Who is better, the Bulls or the Knicks?

Two proud franchises in two of the nation’s biggest markets, with two fan bases that demand results (but haven’t gotten them lately). Those fan bases are restless because we are talking about two franchises that disappointed and missed the playoffs last season.

That put a lot of pressure on the front offices of the Chicago Bulls and New York Knicks, and both were aggressive making changes this summer — Chicago traded Derrick Rose to New York, in one of the bigger deals of the offseason.

Expectations are high in New York and Chicago, with the playoffs considered a baseline.

But did those teams improve that much? Will either make the playoffs?

And which team is better?

Forced to choose, I’d say the Bulls. Barely.

Both are going to be in a battle with other teams — Washington, Charlotte, Miami, Milwaukee, maybe Atlanta,— for the final few playoff spots in the East. Both teams could conceivably miss the playoffs again.

Sorry Derrick Rose, your Knicks are not a superteam.

Rose is the common thread between these two team’s summers.

The Bulls needed to choose between him and Jimmy Butler, and they wisely chose the younger and, at this point, just flat out better Butler. It was the only call (outside trading both for a bottom-out rebuild, which wouldn’t have been wise). The Bulls traded Rose away then proceeded to surround Butler with older guards — Dwyane Wade and Rajon Rondo — who are not great defenders, have had injury issues, don’t space the floor with their shooting, and need the ball in their hands to be their best. They also added a solid big man in Robin Lopez to the paint, he should at least block some of the shots from opposing wings who blow by Rondo and Wade.

Wade can still score — he averaged 19 points a game last season and showed in the playoffs (and other short stretches) he can put a team on his back and still be a force. He’s not vintage Wade, but he hasn’t slipped as far as critics suggest — most nights now he is good, not great. The knee maintenance program from Miami that had Wade resting some nights (although fewer last season) needs to come north and be part of the plan for him in Chicago.

The Bulls have decent raw talent and depth with Butler, Wade, Lopez, Taj Gibson (at least until he is traded), Nikola Mirotic, Tony Snell, Bobby Portis, and Denzel Valentine. That’s why I have them just slightly ahead of the Knicks. But there are real questions about the fit of this roster. They are going to have defensive holes on the perimeter. On offense, there isn’t near enough shooting to keep opposing teams from just packing the paint and taking away driving lanes for Wade and Butler. (It’s why I think Mirotic will have to start and get heavy minutes with the first unit, they need the floor spacing shooting, the downside is he hurts the defense.) None of this fits what coach Fred Hoiberg ideally wants to run, and does the young coach have the force of personality to keep this team pulling the same direction on the rope?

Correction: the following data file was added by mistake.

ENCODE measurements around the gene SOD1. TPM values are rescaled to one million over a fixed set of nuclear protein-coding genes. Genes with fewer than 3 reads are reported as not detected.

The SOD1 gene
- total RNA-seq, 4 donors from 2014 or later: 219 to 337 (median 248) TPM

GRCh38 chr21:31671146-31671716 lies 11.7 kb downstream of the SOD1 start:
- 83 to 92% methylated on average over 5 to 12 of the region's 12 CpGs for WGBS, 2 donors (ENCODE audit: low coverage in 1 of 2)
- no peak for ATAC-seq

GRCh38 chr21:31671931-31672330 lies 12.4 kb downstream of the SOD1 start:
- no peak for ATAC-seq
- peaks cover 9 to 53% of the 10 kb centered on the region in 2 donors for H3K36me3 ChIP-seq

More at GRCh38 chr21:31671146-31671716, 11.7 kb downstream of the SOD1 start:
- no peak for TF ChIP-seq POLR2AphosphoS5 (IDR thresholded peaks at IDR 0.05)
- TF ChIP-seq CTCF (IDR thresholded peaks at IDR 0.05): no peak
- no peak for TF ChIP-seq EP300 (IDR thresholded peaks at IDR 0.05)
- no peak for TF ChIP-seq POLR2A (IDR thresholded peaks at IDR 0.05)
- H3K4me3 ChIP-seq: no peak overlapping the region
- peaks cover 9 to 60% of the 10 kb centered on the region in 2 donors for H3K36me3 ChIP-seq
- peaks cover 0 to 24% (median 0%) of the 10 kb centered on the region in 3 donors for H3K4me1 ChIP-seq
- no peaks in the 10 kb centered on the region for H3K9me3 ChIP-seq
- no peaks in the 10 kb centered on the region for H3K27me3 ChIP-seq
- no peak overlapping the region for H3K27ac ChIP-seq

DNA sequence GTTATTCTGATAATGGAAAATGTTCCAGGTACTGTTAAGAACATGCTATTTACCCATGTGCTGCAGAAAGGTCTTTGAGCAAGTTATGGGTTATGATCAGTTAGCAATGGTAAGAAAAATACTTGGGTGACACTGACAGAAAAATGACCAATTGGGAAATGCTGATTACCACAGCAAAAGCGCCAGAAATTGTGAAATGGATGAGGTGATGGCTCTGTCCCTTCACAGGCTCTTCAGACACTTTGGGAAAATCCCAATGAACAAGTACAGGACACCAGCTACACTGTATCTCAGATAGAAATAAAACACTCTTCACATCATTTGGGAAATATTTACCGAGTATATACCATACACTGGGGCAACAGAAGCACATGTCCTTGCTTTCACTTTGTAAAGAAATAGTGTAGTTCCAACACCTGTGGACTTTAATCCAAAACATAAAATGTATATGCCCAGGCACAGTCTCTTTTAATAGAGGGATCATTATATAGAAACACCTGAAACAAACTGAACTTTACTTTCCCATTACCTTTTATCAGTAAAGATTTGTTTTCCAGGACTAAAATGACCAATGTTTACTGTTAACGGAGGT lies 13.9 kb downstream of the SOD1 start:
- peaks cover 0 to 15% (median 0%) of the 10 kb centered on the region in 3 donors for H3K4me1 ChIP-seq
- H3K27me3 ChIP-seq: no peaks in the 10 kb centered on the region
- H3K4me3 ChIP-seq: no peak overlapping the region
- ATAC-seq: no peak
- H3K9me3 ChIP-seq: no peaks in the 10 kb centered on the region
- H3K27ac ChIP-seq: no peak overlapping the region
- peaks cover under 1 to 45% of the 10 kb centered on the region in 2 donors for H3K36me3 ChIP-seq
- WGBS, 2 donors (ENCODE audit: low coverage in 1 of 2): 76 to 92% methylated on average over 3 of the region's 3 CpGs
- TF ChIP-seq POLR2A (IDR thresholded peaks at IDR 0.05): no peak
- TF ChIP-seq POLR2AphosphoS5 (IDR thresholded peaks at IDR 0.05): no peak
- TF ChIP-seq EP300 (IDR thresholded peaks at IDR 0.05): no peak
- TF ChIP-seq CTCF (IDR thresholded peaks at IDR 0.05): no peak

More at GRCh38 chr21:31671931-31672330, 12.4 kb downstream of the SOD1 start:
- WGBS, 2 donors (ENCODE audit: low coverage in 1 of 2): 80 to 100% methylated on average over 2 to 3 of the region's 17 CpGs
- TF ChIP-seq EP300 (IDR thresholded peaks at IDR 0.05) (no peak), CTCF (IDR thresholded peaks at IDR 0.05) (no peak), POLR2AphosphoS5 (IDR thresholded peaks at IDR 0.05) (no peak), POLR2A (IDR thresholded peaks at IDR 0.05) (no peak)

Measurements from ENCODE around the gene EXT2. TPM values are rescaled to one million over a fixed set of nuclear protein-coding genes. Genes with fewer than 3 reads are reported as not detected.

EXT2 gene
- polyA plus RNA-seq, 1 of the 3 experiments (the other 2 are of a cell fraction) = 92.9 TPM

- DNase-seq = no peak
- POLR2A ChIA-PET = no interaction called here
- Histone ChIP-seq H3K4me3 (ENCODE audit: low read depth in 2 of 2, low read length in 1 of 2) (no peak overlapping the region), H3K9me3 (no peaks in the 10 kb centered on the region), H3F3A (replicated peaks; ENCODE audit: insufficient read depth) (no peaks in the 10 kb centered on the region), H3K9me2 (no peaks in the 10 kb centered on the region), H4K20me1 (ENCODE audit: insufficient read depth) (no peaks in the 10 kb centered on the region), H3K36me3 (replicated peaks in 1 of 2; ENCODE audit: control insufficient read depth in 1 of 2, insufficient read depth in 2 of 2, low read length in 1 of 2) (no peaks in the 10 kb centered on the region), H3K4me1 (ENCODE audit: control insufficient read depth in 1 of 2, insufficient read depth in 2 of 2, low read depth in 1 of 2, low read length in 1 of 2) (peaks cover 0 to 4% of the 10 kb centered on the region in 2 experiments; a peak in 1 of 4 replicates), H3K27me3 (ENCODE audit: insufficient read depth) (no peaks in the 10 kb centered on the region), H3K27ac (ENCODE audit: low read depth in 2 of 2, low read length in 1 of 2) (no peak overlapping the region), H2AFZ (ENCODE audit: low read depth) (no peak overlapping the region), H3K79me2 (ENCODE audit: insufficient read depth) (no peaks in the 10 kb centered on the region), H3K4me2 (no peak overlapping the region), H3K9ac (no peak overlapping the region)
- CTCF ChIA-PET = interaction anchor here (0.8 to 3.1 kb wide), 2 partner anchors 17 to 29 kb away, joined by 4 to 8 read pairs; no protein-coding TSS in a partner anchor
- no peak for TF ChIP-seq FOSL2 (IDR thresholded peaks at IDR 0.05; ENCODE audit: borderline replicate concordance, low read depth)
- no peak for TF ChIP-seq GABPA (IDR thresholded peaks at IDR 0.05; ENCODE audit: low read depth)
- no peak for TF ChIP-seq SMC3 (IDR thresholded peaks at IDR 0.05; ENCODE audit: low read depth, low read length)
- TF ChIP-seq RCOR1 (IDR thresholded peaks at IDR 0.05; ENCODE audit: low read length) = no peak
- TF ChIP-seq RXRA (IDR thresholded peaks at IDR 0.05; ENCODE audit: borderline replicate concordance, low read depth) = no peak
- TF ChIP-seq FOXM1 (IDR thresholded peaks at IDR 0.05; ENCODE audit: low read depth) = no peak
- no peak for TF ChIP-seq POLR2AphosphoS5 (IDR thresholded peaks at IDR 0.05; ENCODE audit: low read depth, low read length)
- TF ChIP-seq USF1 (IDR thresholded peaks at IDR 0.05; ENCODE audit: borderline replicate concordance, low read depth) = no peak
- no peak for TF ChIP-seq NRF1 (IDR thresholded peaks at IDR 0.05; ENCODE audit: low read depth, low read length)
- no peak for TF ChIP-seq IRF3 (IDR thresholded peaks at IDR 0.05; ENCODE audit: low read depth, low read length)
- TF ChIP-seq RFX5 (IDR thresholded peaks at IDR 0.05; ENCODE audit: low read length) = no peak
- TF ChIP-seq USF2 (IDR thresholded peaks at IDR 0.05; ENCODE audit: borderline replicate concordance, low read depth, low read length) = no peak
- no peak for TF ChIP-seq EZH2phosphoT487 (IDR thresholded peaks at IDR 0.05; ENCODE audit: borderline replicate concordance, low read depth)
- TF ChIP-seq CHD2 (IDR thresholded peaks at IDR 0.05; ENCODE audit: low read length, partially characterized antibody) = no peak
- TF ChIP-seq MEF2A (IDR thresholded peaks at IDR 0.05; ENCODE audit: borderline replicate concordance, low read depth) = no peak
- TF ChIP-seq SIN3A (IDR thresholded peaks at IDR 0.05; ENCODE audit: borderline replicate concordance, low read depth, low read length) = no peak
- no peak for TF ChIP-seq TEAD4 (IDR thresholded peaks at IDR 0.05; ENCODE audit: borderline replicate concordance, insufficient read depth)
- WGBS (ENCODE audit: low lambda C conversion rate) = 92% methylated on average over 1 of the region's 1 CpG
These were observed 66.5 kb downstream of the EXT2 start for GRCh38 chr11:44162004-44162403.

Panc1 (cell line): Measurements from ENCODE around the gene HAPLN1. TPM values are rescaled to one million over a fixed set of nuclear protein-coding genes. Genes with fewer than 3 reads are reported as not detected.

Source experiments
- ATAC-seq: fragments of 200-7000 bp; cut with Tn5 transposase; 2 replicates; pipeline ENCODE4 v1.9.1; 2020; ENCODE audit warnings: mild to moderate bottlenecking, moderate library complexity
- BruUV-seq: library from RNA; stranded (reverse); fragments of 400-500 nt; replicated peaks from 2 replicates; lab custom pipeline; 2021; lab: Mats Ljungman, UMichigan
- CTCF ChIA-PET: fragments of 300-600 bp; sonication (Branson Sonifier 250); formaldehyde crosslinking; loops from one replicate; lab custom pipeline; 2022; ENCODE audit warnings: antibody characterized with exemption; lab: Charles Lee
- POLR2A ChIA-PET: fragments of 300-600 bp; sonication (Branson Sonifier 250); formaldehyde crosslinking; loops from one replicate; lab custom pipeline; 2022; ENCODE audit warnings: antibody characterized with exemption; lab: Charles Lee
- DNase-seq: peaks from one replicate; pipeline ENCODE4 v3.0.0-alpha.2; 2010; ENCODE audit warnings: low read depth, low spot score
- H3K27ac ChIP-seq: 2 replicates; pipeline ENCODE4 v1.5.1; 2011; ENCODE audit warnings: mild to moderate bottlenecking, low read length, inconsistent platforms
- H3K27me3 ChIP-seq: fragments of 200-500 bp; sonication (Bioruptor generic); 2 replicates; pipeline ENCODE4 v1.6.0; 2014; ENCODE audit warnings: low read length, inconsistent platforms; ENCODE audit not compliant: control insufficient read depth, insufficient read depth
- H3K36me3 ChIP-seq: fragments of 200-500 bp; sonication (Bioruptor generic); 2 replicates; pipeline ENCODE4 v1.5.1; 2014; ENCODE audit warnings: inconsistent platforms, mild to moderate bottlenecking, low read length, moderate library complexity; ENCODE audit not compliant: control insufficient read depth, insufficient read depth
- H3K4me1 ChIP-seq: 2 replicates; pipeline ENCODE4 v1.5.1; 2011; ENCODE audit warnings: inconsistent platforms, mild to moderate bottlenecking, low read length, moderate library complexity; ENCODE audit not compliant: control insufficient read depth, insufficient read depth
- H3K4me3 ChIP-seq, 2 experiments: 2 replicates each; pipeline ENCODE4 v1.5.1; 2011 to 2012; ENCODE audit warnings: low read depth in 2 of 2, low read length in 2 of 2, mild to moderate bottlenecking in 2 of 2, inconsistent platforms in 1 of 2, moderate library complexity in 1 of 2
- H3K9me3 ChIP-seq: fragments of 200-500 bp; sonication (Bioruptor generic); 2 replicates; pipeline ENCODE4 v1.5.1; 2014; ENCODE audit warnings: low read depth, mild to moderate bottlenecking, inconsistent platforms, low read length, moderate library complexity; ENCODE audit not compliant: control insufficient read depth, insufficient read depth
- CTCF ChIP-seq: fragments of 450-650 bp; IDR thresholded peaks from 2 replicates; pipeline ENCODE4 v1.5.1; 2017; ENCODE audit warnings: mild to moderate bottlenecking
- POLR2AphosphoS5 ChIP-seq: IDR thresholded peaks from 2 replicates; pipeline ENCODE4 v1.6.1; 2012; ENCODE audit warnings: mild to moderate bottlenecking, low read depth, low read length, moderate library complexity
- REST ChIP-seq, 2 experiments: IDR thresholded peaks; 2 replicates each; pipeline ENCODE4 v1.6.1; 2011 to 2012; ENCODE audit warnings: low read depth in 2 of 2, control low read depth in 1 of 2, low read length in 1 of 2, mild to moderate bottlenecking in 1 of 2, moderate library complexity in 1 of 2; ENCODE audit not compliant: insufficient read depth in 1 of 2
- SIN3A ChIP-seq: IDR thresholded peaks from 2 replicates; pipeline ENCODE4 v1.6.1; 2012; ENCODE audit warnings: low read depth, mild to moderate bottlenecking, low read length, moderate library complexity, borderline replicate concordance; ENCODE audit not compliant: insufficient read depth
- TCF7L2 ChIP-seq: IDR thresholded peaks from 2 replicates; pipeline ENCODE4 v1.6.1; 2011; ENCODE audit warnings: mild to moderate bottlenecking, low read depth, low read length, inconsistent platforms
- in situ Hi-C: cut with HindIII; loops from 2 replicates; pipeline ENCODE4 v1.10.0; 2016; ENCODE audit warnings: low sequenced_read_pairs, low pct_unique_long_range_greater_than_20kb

The Knicks were the team that took on Derrick Rose — then landed Joakim Noah as well. Combine them with Carmelo Anthony and, if this were 2011, they would be title favorites.

The Knicks starting five could be quite good: Rose, Courtney Lee, Anthony (fresh off the Olympics), Kristaps Porzingis, and Noah. But will that group even play 50 games together healthy? If the starters are together for 60-plus games this season, the Knicks almost certainly are a playoff team (and better than the Bulls). But we all know the injury history: Rose missed 244 games in the last five seasons and is not nearly the explosive MVP version of himself, while Noah has missed 68 games the past two seasons and does not move like the Defensive Player of the Year anymore. Anthony has had his injury issues too. That trio could well fall below Knicks’ fans expectations.